Thus far, tabloid-culture icons - Madonna, Britney Spears, and according to The New York Times, even Paris Hilton - have publicly championed the Kabbalah Centre. On CNN's Larry King Live, Madonna announced, "I am a Kabbalist!" And on a November cover of Entertainment Weekly, Spears, her diva-in-training, wore the red string bracelet sold at the Kabbalah Centre, a $26 item that works both as protection against the evil eye and as an enigmatic fashion statement. (Mariah Carey also wears one.) Kabbalah's new 21st-century proletarian incarnation has found real pop culture appeal. Call it Kabbalah-for-the-people. And that, say its ancient guardians, is exactly the problem.
A quick definition of Kabbalah is esoteric Jewish mysticism. According to Chicago-based Rabbi Ariel Bar Tzadok, director of KosherTorah.com, "Real Kabbalah is the metaphysical understandings underlying the physical commandments and stories of the holy Torah given by G-d to the Jewish people at Mt. Sinai." On his website, which offers, "Authentic Kabbalah, Sephardic studies and more &," Rabbi Tzadok warns, "One must be completely observant of Jewish Law in order to properly study Kabbalah. Without this, real Kabbalah can be quite dangerous!"
Traditionally, the study and practice of Kabbalah, which originated in the 12th century, is passed from one officially recognized Kabbalist rabbi to another. For thousands of years, the secrets of Kabbalah were known to only a select few, who fit rigid criteria: Jewish, male, more than 40 years old, married with children, a scholar of the Torah, and a strict follower of Jewish law. Thanks to present-day standards of gender equality, many rabbis, including Rabbi Tzadok, believe that women may also study the Kabbalah. He does not waver, however, on the requirement that scholars must observe all 613 commandments outlined in the Torah, which is Judaism's holy book.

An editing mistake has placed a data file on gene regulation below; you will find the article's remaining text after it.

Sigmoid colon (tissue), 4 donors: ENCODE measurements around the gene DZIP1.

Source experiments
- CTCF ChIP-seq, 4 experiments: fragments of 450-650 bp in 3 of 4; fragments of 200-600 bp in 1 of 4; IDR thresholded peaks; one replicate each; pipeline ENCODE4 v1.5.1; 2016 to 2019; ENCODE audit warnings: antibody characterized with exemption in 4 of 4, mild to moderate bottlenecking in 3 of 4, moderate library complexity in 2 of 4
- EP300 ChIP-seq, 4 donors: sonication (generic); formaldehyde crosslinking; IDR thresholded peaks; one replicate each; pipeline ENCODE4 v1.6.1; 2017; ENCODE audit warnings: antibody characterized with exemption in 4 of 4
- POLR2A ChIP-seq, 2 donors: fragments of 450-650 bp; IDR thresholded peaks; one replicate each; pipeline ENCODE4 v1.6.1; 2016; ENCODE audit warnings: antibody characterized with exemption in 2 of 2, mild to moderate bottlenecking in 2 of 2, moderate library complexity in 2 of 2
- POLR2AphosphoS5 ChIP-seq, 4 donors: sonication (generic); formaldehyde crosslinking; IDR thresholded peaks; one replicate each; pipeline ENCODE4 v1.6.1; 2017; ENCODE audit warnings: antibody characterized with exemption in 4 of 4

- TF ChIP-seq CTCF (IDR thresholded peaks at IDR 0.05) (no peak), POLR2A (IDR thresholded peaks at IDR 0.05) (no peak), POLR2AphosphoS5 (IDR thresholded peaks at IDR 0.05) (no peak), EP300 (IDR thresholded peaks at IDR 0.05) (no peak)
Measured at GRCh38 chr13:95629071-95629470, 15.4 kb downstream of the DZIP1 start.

Rabbi Tzadok is on a mission, if not from God, at least on behalf of many Orthodox rabbis. Much of his website is devoted to sorting through what "Real Kabbalah" is not.
"The study of Jewish mysticism has not become popular," he states in a slow and authoritative manner, enunciating each syllable as if speaking to a child. "Cultic forms, aberrational forms of Jewish mysticism, which are not Jewish, have become popular. The group out in California in question [read: Kabbalah Centre], which attracts all the pop stars, has been condemned comprehensively by authentic Kabbalists and rabbis alike as being a dangerous cult."
Rabbi Tzadok has three issues with the Kabbalah Centre. First, he says, the Kabbalah it teaches is not authentic. Rather, it is a combination of new-age spirituality and pop psychology, with a sprinkling of Jewish ethnicity to make it look like Kabbalah. The second issue is that, for the centre, everything revolves around money.